To Get a Free AI Audio Version of this blog, click here.
I suspect spring in Las Vegas will always have reminders for me. In those first dark days of the pandemic, when we were wiping off our groceries and viewing our neighbors with great suspicion, when we were wearing cloth masks that were makeshift at best, and running out of toilet paper as well as hand sanitizer, I ran outdoors.
Very early in the morning, taking the stairs from our condo down to the street, actually crossing the street if I saw anyone at all. There was a group of us who were out at that time of day—a redheaded runner who lived on Fremont Street (and ran the same route, only going the opposite direction), a middle-aged woman who walked and was usually on the phone, and a man from my building who walked his three bulldogs every day at the same time.
We didn’t talk. We waved from a proper distance. All of us carried masks, but weren’t masked. We’d hastily put the mask on if someone came close. I actually wore a neck gaiter that I could pull up like a bandit.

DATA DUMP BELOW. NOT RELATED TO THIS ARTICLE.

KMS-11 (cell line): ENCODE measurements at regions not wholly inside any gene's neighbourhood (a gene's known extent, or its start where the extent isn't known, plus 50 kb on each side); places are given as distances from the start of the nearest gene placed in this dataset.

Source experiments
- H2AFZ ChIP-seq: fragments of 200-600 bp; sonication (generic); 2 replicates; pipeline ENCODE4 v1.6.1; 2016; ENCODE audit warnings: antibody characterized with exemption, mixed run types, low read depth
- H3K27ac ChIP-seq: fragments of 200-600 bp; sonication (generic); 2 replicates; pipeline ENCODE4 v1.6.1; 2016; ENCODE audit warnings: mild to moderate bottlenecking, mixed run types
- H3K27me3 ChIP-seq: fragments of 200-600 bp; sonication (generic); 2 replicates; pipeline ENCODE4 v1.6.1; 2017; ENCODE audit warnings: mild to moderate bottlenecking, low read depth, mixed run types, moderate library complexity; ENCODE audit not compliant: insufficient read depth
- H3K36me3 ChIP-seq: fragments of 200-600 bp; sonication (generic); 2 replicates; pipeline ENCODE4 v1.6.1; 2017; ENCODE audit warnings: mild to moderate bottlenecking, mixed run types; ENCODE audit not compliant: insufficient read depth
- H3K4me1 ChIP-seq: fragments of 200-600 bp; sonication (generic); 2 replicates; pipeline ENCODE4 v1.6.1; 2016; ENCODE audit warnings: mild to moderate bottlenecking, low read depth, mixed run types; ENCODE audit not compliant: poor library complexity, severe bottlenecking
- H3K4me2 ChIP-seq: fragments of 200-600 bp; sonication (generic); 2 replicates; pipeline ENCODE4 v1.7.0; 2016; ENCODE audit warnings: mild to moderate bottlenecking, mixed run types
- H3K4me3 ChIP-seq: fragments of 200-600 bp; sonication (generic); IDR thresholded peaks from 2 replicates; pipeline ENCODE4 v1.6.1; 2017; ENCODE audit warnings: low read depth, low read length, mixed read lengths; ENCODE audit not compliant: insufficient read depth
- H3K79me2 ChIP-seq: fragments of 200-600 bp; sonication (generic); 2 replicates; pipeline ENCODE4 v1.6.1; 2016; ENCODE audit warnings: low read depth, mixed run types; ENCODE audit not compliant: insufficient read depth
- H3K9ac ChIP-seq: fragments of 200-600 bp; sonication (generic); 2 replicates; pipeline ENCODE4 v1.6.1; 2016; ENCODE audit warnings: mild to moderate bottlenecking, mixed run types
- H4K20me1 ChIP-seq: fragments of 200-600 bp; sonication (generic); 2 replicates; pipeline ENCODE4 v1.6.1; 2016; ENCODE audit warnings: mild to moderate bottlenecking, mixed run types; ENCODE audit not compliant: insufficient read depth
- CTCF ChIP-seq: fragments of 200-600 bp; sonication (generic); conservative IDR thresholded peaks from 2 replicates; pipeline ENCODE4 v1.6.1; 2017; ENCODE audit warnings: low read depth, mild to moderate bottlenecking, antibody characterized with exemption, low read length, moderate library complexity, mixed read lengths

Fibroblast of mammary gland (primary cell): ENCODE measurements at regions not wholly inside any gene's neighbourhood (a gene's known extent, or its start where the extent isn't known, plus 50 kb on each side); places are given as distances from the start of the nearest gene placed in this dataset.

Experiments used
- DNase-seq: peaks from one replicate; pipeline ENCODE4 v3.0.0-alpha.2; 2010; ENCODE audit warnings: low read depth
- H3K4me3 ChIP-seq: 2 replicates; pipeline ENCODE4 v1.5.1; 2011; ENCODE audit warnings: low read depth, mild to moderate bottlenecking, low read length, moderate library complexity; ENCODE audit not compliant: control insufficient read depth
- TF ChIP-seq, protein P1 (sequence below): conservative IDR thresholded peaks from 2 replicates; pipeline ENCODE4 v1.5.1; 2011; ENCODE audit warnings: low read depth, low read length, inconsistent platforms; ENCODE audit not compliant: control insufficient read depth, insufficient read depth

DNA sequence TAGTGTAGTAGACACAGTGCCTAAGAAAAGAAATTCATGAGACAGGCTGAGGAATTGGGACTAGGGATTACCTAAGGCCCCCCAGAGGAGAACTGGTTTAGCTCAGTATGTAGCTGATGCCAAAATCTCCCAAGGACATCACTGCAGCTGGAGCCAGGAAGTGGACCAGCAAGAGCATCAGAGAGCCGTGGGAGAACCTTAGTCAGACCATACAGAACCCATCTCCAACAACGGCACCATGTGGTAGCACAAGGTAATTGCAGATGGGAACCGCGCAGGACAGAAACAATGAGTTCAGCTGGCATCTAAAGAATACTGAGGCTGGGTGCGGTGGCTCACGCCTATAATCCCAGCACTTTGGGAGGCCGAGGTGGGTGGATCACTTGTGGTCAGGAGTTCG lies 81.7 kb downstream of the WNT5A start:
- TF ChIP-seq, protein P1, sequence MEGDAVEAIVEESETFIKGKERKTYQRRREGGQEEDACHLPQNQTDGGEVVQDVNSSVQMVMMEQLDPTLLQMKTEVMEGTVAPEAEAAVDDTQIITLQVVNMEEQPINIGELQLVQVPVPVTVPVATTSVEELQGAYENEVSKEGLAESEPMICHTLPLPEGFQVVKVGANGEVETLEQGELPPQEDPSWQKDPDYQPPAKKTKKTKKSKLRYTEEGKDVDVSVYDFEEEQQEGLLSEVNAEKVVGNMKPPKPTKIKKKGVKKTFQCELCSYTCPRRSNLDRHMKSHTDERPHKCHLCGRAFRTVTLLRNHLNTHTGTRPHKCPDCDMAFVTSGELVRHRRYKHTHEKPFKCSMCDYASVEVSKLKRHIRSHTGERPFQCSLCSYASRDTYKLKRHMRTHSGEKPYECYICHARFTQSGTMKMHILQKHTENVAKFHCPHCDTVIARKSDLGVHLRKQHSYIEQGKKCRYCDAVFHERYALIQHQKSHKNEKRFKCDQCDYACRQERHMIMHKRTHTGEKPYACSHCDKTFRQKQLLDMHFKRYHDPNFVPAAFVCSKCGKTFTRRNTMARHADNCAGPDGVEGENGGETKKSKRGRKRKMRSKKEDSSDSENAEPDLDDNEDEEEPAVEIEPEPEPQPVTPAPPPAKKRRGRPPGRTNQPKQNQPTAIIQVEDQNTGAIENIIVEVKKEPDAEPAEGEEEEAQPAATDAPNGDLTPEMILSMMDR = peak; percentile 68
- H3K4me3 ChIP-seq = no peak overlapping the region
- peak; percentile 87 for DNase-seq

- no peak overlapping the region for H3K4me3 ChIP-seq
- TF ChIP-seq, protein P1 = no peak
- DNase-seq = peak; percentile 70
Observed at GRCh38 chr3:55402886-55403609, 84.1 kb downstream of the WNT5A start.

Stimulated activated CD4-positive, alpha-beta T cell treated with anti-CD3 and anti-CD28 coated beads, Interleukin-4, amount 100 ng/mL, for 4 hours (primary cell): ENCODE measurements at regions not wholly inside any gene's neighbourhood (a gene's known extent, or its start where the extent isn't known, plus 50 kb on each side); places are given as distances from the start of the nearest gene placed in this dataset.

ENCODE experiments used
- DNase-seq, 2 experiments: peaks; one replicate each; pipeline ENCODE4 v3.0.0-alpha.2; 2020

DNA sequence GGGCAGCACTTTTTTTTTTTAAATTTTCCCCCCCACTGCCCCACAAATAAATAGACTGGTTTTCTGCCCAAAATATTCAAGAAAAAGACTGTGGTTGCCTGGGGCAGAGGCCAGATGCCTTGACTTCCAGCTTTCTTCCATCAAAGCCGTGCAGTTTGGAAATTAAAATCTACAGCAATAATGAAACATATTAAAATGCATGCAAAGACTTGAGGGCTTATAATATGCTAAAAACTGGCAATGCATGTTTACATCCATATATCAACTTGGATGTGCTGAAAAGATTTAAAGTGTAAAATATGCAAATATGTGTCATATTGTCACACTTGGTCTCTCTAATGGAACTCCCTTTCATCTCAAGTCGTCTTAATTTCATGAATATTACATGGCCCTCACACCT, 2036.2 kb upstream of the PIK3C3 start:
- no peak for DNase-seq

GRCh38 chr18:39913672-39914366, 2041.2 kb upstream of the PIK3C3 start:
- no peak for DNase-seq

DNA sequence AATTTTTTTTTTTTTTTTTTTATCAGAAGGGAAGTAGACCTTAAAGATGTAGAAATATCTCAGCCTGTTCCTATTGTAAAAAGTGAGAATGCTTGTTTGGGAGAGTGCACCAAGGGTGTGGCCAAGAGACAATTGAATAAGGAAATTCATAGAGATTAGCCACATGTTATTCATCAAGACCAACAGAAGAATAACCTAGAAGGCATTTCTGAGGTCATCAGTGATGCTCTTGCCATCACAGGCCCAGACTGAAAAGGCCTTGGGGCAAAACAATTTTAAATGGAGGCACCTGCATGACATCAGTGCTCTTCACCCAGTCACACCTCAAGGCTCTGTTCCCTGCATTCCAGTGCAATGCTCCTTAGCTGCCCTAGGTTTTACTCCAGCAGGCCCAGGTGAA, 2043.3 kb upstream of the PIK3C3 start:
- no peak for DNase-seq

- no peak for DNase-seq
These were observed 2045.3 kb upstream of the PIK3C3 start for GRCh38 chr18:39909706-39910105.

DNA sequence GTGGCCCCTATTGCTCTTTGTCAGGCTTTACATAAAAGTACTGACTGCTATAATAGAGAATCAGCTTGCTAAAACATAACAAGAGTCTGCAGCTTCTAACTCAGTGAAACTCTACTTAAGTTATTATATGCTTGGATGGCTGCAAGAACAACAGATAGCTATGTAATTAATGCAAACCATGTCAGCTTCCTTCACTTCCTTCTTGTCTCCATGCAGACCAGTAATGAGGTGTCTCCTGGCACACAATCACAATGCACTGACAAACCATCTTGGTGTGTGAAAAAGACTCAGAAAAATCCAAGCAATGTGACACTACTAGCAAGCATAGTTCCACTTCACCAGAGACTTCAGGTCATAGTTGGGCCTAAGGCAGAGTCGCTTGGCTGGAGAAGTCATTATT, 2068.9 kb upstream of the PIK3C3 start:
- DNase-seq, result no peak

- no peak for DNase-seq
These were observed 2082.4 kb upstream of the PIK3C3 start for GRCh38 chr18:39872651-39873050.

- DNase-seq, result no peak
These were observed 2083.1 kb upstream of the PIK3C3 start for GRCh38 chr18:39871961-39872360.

This morning, I was sorting my clothes for the upcoming summer and found some cloth masks. I’d already noted last fall that I was unwilling to throw my cloth masks away, even though I haven’t worn any since late 2020. I’ve been wearing K95 when I need to wear masks.
I did stash the cloth masks, though. They’re in a bag I got from the musical Hadestown. I think that’s appropriate.
There are many things that remind me of that spring. Not people—I haven’t seen the first two from my early morning group since 2021. I see the neighbor often. I also see the spring changes.
Back then, I would run, and later in the day, Dean and I would walk, around the neighborhood. We looked at little round cacti that got their spring growth (and sometimes bloomed). At the pollen that littered the street three blocks down. At the spring flowers that had a moment just before the summer heat crushed them.
The neighborhood is different now—there’s been a lot of building and remodeling and growth—but some of those pockets remain. And at this time of year, the sight of those things immediately sends me back to those fearful days.
I like to think I got through them pretty well. I was as realistic about the pandemic as I could be. My history background both informed me and worried me. Dean stopped asking me when I thought the pandemic part would end because my answer was always, Give it three years. That’s when the pandemic started waning in the 1920s.